Gear/Food

Fellow adventurers, please know that this is written for the person just starting out camping and/or hiking. For those of you already bitten by the backwoods bug, it will be assumed that you are well armed with your moleskin and wag bag and in no need of further direction.

For newbie backpackers, first I would suggest reading WILD: From Lost To Found On The Pacific Crest Trail by Cheryl Strayed. You’ll cry a little and laugh a whole lot, and you will have a glimpse into  some of backpacking’s “dos and don’ts”. The photo above was a glorious “do” moment that happens all too infrequently. My guy was victorious over his pack-rat girlfriend (and gloating according to the picture) when he loaded exactly enough water, one bottle of wine, and cheese and crackers, and comfortably hiked to Utah’s Delicate Arch for sunset. Pack-rat girlfriend grieved the lack of the single burner stove and Bananas Foster but, head held high, stoically carried the camera.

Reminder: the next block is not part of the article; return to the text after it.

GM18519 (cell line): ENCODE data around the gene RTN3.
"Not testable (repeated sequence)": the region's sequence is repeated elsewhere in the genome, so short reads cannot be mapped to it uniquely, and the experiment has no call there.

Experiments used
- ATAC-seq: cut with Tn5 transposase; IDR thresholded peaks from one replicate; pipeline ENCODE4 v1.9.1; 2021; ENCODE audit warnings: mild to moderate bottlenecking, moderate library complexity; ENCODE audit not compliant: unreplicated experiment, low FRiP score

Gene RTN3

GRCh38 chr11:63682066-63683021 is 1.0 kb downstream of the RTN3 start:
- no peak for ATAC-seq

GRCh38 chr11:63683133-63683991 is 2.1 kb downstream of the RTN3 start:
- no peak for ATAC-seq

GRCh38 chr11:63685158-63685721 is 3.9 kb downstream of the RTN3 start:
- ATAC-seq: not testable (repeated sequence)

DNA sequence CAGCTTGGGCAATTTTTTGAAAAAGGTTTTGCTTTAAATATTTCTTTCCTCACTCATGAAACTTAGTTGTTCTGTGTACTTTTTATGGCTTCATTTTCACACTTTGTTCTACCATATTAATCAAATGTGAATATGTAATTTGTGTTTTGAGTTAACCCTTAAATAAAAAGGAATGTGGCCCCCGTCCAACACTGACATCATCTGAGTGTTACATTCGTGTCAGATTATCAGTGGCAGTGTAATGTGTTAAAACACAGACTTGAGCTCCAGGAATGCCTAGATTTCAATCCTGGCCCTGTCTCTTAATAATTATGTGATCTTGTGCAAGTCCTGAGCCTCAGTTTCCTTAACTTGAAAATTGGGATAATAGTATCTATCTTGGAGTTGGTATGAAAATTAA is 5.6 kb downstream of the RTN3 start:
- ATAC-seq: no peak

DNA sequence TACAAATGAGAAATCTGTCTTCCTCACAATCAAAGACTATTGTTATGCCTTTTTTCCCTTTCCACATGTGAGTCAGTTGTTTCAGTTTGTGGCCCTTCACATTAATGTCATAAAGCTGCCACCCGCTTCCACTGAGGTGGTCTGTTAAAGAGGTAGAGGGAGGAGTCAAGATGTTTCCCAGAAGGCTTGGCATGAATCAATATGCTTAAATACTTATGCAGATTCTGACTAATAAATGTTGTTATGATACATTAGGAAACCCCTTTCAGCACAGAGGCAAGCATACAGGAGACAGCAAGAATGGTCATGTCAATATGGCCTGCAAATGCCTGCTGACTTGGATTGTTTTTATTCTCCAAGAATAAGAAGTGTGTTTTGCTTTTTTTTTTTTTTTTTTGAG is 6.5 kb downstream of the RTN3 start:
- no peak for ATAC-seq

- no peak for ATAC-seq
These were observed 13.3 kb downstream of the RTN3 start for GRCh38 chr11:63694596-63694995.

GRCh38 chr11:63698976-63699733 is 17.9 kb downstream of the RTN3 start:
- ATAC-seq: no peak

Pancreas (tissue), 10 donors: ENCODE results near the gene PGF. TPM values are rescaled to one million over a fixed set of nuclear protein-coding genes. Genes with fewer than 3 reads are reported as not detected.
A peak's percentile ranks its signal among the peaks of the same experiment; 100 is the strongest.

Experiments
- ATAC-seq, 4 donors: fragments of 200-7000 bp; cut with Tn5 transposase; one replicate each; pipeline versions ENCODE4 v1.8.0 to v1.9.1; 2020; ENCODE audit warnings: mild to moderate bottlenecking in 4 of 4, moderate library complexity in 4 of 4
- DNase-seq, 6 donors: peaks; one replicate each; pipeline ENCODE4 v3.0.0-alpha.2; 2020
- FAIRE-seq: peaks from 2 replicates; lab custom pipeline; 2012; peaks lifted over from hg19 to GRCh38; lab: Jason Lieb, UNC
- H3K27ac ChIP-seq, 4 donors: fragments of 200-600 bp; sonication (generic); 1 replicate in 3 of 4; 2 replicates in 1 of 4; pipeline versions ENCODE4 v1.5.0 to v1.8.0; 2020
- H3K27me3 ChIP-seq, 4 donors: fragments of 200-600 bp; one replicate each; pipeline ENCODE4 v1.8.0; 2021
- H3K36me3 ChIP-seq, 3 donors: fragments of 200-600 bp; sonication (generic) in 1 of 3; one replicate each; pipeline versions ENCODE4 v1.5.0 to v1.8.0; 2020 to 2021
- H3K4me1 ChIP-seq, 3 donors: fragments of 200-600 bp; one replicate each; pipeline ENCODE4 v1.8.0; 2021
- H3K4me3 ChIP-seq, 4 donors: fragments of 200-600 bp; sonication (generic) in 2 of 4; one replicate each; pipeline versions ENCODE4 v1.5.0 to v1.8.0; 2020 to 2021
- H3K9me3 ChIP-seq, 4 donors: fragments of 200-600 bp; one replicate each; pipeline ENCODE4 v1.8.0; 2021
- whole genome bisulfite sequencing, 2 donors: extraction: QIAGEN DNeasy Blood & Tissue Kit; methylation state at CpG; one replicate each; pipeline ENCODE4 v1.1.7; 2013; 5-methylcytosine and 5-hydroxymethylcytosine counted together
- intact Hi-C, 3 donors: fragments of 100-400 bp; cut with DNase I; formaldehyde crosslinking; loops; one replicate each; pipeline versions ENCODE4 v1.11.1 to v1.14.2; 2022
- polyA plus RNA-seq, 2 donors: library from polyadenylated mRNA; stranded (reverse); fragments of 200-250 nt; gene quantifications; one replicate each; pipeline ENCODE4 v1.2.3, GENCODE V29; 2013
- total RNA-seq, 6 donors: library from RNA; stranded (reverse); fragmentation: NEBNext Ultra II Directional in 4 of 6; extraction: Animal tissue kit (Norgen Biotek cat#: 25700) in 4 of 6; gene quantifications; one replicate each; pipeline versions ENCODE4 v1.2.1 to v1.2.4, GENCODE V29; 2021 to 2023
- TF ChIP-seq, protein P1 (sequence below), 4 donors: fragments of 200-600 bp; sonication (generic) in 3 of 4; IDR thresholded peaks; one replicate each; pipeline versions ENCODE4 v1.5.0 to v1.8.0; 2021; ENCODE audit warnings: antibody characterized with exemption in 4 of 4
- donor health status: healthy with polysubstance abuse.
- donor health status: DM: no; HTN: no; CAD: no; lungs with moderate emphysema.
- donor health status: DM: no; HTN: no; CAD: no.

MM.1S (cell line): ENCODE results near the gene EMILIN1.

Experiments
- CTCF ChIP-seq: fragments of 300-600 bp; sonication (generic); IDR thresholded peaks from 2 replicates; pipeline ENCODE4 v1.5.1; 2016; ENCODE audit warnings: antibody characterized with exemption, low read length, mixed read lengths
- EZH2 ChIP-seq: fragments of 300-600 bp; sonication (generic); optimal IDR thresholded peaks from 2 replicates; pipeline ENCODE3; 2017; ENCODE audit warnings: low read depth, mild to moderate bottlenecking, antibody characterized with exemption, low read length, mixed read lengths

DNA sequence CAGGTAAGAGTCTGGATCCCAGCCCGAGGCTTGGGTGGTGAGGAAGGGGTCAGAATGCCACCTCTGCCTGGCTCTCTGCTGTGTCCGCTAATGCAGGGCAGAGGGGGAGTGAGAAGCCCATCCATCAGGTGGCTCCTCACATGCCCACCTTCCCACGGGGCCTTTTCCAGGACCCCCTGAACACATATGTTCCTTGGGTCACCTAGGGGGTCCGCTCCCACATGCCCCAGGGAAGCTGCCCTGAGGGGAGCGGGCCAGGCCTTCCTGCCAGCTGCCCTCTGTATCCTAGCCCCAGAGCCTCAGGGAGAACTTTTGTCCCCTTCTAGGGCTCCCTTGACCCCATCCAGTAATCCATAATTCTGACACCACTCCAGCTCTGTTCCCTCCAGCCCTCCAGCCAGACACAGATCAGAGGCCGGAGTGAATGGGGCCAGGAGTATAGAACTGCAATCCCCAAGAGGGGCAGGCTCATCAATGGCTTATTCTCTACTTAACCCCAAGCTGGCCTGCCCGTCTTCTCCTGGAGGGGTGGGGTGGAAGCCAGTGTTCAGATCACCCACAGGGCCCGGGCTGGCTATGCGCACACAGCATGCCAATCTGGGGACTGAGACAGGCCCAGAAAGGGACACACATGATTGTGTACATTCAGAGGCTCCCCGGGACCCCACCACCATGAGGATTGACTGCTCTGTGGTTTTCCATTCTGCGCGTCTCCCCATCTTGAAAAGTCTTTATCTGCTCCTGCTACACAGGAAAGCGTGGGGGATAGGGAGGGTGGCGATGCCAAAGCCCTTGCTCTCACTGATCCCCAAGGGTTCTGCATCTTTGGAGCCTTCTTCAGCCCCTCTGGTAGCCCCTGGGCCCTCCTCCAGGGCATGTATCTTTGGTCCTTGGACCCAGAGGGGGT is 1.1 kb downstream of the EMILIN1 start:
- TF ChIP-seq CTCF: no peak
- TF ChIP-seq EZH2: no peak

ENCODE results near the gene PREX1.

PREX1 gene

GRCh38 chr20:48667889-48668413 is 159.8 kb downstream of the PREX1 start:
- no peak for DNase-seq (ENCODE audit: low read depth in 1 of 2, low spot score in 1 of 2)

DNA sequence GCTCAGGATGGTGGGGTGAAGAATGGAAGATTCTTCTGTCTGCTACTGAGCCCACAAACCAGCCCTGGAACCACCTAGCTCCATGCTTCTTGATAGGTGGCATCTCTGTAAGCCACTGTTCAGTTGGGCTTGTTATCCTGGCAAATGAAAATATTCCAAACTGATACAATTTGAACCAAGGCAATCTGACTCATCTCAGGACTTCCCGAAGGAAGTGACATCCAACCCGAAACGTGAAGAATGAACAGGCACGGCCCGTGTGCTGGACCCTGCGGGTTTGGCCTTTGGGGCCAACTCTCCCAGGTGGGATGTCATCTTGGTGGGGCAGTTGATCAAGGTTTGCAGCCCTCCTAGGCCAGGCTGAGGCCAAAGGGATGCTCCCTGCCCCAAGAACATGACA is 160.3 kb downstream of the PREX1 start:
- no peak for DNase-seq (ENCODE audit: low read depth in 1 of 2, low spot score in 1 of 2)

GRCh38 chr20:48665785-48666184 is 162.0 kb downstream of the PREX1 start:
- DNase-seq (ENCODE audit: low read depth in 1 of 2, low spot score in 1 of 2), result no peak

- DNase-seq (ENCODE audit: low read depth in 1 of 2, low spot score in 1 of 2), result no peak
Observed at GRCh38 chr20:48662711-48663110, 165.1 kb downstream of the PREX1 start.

The balance between creature comforts and streamlining is still a work in progress for this John Muir wannabe, and as a result, a huge part of the journey is the quest for the ever elusive perfectly and lightly loaded pack. One can dream.

So adjust your equipment requirements according to what makes you happy, but beware of over buying and going too big/heavy. The photo below was a trek up Whitney without my guy’s influence which translated into a mat purchased at a flea market for $15. It was bulky and wildly uncomfortable and the sleeping bag was substandard as well, sometimes you get what you pay for.

Overpacker

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